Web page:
Spawning sockeye salmon make their way up the Adams River in Roderick Haig-Brown Provincial Park near Chase, B.C. Monday, Oct. 13, 2014. THE CANADIAN PRESS/Jonathan Hayward

Spawning sockeye salmon make their way up the Adams River in Roderick Haig-Brown Provincial Park near Chase, B.C. Monday, Oct. 13, 2014. THE CANADIAN PRESS/Jonathan Hayward

Minimal risk to wild salmon from viruses on farmed B.C. salmon: Fisheries Department

In December 2017, a virus called 1HNV also posed a minimal risk to wild salmon

The Department of Fisheries and Oceans says nine pathogens from farmed salmon in British Columbia’s Discovery Islands pose a minimal risk to wild salmon, based on its scientific assessments.

It said Monday the department will consult with seven First Nations on the islands, which are near Campbell River, in deciding whether to renew the licences of area fish farms before they expire in December.

Meetings with the First Nations, which have raised concerns about three salmon farms, are expected to begin in October.

Jay Parsons, the department’s director of aquaculture, said the risk of the viruses transferring from farmed to wild stocks in the Fraser River is less than one per cent.

The federal government has been conducting a series of assessments based on a recommendation from an inquiry into dwindling salmon stocks in the Fraser River.

Inquiry commissioner Bruce Cohen said in his final report in 2012 that salmon farms along the sockeye migration route in the Discovery Islands could potentially introduce exotic diseases and aggravate endemic disease that could affect sockeye.

He recommended that the Fisheries Department put a freeze on net-pen salmon farm production on the islands if it could not confidently say by Thursday that the risk of serious harm to wild stocks is minimal.

Fisheries Minister Bernadette Jordan said a promise by the Liberal party before the 2019 election to transition from open-net salmon to another system of salmon farming by 2025 is in the works and the studies on the nine pathogens are part of that process.

However, she did not commit to whether a new system would be in place by 2025 beyond developing a plan for it.

Jordan said four weeks of consultation will be done with the seven First Nations in the Discovery Islands.

“These particular farms may not be a good fit in this location for the First Nations communities, so we want to make sure that we consult with them to see what it is that they see as the best path forward,” she said.

Conservation groups including Living Oceans and the Watershed Watch Salmon Society criticized the Department of Fisheries and Oceans for not doing an assessment of sea lice. That suggests the department did not fully fulfil the recommendation in the Cohen report, even after eight years, the Watershed Watch Salmon Society said in a statement.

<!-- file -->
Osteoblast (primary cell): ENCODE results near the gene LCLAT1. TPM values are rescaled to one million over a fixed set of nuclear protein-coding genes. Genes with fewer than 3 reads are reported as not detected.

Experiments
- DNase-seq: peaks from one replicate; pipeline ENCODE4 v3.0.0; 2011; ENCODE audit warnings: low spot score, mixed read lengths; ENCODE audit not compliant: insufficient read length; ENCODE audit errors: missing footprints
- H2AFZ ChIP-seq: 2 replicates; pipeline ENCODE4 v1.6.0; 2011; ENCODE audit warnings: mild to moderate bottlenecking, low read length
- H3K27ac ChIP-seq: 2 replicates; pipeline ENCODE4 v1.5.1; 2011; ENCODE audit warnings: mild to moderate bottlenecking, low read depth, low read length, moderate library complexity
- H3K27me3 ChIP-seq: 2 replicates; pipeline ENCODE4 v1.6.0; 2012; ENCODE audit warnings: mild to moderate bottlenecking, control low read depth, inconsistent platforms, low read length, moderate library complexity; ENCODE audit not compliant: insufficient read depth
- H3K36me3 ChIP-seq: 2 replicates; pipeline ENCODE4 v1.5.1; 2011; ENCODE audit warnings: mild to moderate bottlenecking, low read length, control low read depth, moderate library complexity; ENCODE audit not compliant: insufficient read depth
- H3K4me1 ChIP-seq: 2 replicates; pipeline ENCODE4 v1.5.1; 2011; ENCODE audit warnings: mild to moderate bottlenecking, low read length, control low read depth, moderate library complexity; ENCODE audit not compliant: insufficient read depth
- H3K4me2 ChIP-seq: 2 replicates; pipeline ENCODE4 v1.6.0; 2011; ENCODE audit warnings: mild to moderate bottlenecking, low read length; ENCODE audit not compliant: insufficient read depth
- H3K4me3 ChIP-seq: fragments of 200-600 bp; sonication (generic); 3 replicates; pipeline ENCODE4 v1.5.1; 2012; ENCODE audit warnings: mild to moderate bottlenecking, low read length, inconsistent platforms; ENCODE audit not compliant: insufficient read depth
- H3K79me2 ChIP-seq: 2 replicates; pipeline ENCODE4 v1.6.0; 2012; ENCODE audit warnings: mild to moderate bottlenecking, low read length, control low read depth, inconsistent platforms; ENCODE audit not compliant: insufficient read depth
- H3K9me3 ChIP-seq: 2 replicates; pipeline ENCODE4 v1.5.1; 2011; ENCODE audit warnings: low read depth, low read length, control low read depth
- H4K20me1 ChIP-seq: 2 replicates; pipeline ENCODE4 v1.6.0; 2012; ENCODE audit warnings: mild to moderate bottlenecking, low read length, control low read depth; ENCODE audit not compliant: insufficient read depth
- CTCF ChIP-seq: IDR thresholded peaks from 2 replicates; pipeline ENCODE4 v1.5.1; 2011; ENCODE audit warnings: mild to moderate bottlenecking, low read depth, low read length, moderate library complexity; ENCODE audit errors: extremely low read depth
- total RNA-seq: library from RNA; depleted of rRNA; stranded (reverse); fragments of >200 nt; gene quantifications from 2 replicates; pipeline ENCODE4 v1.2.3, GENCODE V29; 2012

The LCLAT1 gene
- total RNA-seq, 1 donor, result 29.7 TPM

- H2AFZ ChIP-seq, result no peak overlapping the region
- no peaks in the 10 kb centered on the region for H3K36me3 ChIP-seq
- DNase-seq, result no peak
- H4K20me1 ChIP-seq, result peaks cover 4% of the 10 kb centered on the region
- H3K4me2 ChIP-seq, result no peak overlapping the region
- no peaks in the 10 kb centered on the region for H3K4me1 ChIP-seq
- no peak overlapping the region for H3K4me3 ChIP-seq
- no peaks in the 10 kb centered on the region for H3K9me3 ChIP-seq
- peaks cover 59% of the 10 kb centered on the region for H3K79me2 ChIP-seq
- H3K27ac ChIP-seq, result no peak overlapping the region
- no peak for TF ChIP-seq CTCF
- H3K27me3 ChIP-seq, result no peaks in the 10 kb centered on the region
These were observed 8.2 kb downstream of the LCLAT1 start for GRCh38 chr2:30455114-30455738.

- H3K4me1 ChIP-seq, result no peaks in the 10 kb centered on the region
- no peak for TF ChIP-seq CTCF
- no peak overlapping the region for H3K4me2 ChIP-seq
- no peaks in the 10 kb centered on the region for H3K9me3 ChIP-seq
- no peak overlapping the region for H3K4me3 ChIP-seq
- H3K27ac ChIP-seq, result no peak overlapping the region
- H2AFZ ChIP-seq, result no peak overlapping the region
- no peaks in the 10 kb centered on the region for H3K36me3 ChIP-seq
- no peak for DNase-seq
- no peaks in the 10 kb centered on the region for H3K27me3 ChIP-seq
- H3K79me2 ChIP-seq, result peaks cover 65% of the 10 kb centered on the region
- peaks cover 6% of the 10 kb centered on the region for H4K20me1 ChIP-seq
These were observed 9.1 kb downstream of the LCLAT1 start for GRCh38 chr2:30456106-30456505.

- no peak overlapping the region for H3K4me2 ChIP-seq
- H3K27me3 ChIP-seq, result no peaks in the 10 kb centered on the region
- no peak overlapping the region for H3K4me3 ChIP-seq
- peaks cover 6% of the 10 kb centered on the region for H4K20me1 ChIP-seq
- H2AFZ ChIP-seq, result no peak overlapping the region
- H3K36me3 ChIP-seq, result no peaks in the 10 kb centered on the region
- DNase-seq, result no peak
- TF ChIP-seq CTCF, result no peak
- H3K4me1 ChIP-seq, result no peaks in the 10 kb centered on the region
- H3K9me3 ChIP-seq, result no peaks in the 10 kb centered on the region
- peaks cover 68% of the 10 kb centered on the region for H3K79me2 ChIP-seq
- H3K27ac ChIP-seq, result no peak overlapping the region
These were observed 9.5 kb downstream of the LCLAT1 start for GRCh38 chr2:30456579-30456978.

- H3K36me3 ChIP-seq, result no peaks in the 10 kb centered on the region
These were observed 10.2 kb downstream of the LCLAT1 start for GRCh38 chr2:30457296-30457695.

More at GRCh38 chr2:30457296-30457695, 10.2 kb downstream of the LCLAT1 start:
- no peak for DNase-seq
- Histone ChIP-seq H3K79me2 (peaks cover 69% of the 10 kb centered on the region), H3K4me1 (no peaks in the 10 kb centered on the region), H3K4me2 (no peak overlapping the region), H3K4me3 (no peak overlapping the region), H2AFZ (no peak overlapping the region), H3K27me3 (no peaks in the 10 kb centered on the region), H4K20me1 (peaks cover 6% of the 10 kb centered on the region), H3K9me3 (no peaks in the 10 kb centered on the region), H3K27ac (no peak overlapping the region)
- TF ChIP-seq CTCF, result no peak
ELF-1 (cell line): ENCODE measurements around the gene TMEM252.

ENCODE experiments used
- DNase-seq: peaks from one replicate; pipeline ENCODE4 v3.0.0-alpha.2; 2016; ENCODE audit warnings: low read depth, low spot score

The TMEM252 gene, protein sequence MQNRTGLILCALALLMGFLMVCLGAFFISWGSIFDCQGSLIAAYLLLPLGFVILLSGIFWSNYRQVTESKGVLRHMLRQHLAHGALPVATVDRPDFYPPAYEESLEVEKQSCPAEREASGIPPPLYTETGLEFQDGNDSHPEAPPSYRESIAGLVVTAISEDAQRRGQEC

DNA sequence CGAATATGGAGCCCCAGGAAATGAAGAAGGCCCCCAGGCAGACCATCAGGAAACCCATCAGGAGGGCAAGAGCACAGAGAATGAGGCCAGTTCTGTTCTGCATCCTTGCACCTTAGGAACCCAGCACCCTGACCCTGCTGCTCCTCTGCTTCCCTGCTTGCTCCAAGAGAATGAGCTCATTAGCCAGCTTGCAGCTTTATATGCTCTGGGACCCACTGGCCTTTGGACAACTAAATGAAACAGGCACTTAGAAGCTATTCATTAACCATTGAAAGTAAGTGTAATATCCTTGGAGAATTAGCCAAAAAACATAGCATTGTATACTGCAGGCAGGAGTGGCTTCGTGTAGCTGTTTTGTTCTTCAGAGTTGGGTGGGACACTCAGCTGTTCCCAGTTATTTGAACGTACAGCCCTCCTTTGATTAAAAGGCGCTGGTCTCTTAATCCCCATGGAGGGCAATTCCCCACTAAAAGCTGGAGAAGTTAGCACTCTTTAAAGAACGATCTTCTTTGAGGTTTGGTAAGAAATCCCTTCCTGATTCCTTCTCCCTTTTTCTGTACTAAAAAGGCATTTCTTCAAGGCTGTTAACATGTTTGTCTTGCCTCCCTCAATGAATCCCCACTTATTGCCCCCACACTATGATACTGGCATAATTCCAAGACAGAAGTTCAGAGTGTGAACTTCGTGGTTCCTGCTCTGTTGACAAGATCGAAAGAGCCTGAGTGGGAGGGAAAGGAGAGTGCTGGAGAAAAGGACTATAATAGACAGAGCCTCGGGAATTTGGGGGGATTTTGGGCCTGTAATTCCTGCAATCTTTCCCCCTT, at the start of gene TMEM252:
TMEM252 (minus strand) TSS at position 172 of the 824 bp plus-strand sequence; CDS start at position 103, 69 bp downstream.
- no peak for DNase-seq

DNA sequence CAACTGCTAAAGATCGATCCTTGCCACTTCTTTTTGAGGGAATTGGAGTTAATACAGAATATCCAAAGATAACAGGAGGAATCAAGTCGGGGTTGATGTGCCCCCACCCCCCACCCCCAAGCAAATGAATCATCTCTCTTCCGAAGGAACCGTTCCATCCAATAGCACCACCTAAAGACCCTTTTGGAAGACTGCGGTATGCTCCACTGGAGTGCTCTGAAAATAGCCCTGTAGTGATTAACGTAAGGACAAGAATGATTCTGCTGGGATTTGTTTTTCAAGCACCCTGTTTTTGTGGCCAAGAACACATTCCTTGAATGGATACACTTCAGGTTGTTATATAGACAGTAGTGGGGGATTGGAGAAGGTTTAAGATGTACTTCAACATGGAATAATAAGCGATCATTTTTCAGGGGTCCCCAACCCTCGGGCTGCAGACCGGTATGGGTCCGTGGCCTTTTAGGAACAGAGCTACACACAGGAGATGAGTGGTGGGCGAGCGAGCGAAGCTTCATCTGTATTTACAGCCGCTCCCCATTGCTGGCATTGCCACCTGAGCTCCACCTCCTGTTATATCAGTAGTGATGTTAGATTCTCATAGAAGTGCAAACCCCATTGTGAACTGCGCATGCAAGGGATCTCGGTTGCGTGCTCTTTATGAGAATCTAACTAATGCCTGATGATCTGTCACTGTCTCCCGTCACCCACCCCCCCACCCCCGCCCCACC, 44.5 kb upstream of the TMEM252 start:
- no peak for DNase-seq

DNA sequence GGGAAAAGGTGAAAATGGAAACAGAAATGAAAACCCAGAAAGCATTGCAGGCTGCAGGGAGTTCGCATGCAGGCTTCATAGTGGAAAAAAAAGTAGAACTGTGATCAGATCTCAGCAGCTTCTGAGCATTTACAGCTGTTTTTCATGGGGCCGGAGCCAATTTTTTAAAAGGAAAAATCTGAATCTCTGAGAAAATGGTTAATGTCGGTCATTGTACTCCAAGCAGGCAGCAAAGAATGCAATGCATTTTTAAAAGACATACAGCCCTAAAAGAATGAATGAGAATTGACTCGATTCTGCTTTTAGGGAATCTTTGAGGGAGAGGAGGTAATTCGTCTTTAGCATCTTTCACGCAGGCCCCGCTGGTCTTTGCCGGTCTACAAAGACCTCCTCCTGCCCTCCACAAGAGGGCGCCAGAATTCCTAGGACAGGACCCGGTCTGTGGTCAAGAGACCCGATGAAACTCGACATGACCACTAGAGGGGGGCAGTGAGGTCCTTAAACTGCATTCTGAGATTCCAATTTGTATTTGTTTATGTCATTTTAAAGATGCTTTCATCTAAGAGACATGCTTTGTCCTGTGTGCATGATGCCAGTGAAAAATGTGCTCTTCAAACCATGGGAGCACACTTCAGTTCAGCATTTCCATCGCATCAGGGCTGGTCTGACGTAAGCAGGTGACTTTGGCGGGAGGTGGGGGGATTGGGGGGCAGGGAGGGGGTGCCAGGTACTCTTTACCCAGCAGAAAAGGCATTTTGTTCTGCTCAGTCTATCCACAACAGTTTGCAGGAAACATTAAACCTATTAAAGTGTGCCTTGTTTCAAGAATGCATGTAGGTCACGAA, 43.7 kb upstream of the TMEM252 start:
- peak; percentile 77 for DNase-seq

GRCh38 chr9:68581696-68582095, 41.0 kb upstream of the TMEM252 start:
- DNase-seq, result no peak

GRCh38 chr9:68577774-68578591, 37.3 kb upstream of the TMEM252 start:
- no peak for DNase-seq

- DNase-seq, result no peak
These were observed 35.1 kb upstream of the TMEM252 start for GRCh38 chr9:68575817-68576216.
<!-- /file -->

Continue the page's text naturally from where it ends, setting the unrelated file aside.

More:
Jordan said the department has made changes based on the available science and aims to increase salmon stocks while restoring more habitat.

“There are a number of things that are impacting the wild Pacific salmon stock,” she said, adding that includes climate change. “There is no one silver bullet that’s going to deal with the challenges that we’re seeing.”

Chief Clint Williams of the Tl’amin First Nation, one of the seven that the Fisheries Department will be consulting, said he has not heard about any meetings with federal officials.

Williams said that as part of a joint fisheries committee with the department, the Tla’amin would like more information on a regular basis to learn why salmon stocks have been shrinking to the point that no fish could be saved over the winter for the past three years.

“If we’re trying to manage this resource together, then I think it needs to really appear and feel that way and be moving in that direction,” he said from Powell River.

“I think when they release their science, they need to have it viewed through the First Nations’ lens as well.”

The BC Salmon Farmers Association said the findings from the assessments show that scientific research supports the way the industry operates.

“Working closely and openly with Indigenous Peoples is how salmon farmers in B.C. are working to create a shared future of economic opportunity and environmental stewardship,” it said in a statement.

Camille Bains, The Canadian Press

Like us on Facebook and follow us on Twitter.

Want to support local journalism? Make a donation here.

Fish Farms

Get local stories you won't find anywhere else right to your inbox.
Sign up here

Just Posted

rcmp
South Surrey neighbours’ calls to police lead to break-and-enter arrest